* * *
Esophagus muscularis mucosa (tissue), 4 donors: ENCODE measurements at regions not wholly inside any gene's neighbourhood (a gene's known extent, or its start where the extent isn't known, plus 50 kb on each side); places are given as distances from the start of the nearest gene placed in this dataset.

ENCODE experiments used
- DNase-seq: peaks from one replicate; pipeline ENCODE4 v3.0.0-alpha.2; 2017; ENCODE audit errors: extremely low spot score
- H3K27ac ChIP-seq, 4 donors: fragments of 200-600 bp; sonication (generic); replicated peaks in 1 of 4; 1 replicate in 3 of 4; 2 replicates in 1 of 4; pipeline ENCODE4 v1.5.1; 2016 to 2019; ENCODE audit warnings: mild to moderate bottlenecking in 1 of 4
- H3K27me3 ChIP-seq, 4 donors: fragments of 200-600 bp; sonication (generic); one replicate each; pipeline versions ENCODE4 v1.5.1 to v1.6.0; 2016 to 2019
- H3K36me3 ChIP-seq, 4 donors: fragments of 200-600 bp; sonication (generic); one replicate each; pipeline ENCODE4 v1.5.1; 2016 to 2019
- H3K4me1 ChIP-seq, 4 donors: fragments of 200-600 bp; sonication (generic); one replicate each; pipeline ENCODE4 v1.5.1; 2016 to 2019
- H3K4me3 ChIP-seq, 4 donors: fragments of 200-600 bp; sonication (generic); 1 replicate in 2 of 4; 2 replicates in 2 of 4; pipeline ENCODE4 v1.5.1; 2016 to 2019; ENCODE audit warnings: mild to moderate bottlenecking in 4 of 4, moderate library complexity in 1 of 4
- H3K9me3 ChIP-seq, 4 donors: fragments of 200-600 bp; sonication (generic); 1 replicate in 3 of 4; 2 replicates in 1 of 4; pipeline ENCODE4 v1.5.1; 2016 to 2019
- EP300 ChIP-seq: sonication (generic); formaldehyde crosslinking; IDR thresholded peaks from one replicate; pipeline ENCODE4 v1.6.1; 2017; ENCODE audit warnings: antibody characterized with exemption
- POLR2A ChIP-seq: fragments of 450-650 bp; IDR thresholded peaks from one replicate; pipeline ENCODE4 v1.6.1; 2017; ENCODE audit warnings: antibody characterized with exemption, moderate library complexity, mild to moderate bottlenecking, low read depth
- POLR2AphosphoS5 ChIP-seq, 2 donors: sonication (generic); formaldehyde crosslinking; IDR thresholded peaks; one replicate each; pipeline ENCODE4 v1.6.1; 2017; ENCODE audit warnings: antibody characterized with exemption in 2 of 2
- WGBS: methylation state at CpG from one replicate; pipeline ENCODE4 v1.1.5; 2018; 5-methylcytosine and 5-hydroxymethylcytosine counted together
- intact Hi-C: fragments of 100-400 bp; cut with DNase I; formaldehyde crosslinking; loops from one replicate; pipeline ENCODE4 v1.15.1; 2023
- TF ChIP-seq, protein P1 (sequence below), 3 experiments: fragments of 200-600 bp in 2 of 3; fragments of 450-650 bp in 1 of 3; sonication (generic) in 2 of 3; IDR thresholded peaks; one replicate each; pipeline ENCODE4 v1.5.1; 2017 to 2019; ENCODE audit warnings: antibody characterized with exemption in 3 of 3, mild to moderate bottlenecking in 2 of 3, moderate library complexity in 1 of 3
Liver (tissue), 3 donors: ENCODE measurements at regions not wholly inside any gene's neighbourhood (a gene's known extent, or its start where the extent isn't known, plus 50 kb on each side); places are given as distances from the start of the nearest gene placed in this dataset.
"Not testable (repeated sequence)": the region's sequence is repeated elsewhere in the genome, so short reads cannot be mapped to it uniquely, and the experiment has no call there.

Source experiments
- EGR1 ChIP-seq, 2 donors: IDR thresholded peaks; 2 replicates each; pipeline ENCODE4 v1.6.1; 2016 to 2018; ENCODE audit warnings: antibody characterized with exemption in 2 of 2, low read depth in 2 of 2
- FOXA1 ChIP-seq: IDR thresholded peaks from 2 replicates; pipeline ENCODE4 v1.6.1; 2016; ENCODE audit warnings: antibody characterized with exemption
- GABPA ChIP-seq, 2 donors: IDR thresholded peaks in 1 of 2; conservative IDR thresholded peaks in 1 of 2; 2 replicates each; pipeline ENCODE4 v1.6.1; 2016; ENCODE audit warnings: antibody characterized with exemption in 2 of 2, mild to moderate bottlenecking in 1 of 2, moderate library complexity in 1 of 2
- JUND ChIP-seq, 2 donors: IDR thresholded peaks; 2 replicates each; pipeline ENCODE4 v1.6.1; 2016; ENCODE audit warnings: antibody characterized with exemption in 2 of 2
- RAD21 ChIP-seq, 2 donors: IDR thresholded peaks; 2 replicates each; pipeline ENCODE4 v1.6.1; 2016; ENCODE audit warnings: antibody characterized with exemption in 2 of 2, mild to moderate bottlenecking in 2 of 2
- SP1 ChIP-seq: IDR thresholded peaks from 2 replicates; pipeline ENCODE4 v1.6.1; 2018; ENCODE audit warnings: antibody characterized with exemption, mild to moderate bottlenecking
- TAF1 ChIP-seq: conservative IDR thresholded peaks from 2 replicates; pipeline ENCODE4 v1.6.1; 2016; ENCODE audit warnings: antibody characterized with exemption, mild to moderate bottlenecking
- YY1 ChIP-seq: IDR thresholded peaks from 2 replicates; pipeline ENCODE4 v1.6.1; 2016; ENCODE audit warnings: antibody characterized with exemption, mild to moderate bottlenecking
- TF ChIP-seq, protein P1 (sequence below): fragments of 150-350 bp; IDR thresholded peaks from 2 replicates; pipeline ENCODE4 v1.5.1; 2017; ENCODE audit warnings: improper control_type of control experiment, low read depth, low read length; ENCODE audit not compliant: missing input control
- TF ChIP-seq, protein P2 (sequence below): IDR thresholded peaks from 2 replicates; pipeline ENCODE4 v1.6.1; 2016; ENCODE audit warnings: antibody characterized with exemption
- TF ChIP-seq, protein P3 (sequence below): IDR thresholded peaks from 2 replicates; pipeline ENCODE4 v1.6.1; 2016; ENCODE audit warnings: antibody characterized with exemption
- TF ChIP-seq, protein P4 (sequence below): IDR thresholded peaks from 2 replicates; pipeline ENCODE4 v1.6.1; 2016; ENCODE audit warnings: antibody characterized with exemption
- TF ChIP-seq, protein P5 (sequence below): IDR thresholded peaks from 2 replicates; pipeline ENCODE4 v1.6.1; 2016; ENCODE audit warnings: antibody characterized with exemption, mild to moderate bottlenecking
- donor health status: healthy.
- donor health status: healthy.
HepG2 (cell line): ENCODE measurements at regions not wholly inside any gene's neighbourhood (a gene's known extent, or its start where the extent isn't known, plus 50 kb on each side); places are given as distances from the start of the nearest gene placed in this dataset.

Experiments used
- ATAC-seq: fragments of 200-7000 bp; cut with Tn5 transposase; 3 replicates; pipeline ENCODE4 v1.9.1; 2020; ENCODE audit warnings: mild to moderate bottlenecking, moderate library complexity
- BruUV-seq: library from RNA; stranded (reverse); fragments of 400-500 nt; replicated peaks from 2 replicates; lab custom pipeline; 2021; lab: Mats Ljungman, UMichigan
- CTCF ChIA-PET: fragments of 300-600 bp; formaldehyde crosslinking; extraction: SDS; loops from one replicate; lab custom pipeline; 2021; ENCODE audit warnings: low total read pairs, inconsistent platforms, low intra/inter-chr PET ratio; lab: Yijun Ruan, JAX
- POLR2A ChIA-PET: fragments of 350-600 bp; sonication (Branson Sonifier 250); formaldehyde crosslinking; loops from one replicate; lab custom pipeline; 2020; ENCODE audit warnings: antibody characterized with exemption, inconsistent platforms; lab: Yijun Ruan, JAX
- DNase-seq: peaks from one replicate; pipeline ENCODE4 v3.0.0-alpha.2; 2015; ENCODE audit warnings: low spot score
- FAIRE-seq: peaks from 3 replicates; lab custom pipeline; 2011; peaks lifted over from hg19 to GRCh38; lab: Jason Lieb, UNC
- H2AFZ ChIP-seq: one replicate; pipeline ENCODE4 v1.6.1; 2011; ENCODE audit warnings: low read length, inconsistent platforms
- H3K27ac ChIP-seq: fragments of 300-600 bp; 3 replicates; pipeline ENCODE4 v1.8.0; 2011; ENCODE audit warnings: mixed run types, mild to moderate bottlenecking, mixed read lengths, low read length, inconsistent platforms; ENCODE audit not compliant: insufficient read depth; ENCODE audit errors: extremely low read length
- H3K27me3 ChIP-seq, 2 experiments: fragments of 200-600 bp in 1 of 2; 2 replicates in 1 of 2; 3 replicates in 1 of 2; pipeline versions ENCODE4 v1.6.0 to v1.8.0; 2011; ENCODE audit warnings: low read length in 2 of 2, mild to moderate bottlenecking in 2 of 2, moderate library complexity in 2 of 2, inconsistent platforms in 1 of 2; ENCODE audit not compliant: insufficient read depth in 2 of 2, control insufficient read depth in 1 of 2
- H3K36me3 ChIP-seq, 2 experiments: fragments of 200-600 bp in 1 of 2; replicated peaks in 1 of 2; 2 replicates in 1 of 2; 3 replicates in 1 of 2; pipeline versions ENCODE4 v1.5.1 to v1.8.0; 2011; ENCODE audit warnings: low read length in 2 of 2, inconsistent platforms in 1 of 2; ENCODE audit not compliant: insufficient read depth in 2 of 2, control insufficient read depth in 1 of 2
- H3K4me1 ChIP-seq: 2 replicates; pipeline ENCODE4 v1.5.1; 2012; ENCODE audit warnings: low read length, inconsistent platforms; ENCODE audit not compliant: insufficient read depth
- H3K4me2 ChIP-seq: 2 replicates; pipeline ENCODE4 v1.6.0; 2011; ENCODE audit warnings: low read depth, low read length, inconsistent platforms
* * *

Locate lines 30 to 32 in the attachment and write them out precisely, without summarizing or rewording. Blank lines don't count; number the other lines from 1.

- TF ChIP-seq, protein P4 (sequence below): IDR thresholded peaks from 2 replicates; pipeline ENCODE4 v1.6.1; 2016; ENCODE audit warnings: antibody characterized with exemption
- TF ChIP-seq, protein P5 (sequence below): IDR thresholded peaks from 2 replicates; pipeline ENCODE4 v1.6.1; 2016; ENCODE audit warnings: antibody characterized with exemption, mild to moderate bottlenecking
- donor health status: healthy.